Home Affairs turn screws on migrants
The Department of Home Affairs will push ahead with plans to establish border processing centres for refugees‚ as part of sweeping legislative changes to SA’s immigration regime that will also redefine processes leading to citizenship.
Home Affairs Minister Malusi Gigaba said on Friday that SA must begin strategically managing migration rather than focusing on compliance‚ Gigaba said.
He was speaking at a conference on international migration‚ which including discussions on SA’s new White Paper on International Migration. The draft paper‚ expected to be given to Cabinet by the end of March‚ includes amendments to at least five Acts‚ including the Immigration Act and Marriage Act.
The department is also pushing to establish new structures‚ such as a Border Management Authority that could manage all aspects of cross border movement of people and goods.
Home Affairs expects the new White Paper to lead to legislative changes by 2018‚ replacing the current 1999 policy document now seen as “outdated“.
The department sees the policy framework as a shift towards a more “Afro-centric” immigration regime‚ leveraging the development potential of migration‚ particularly at a regional level.
The draft White Paper seeks to increase “rules” on economic migrants‚ and the removal of an automatic progression from residency to citizenship.
The Green Paper on International Migration‚ published in June 2016‚ proposed sweeping changes to SA’s approach to economic migrants‚ refugees and naturalisation.
These included “processing camps” that would house refugees pending adjudication of their cases. It would remove the automatic right to work or study pending the finalisation of an application that would take place in 120 days. This proposal remains‚ with a naturalisation strategy‚ to be developed.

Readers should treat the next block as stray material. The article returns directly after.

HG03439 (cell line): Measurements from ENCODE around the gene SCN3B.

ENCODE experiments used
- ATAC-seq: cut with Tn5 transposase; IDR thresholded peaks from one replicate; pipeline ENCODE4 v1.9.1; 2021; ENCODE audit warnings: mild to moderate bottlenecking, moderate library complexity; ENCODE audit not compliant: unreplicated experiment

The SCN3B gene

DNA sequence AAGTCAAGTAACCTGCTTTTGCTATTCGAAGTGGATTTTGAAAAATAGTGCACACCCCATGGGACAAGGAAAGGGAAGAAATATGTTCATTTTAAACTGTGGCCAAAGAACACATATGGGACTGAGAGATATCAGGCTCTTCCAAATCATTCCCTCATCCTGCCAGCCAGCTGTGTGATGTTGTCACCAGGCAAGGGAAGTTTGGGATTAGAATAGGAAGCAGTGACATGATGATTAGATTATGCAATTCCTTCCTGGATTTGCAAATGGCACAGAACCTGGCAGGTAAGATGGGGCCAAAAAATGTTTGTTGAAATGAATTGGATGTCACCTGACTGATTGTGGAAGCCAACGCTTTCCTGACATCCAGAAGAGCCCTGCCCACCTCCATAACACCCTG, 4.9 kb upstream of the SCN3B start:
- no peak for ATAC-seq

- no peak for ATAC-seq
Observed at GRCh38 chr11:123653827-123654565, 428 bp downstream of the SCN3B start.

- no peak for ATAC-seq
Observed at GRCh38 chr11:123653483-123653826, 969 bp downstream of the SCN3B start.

The draft White Paper also proposed the mandatory registration of South African expatriates.
It wants the introduction of a points-based system to determine eligibility criteria for long-term visas‚ which puts an end to a process of automatic citizenship for long-term residents.
This would be replaced by a proposed “Citizenship Advisory Panel” to consider applications.
Some 16 million foreigners enter and exit SA every year‚ with 1 082 669 asylum seekers being registered between 2006 and 2015. SA has also deported 369 000 people from 2012 to 2017‚ with Home Affairs estimating that 95% of asylum applications are from economic migrants as opposed to political refugees.
The department is expected to argue before Cabinet and Parliament that the cost of no investment in managing migration exceeds that of building capacity‚ but it has not quantified the cost to the fiscus of its various proposals.
“… It is not possible to prepare a complete fiscal and financial assessment of the White Paper’s implications which should be more properly assessed during the legislative process‚” an abridged version of the draft White Paper reads.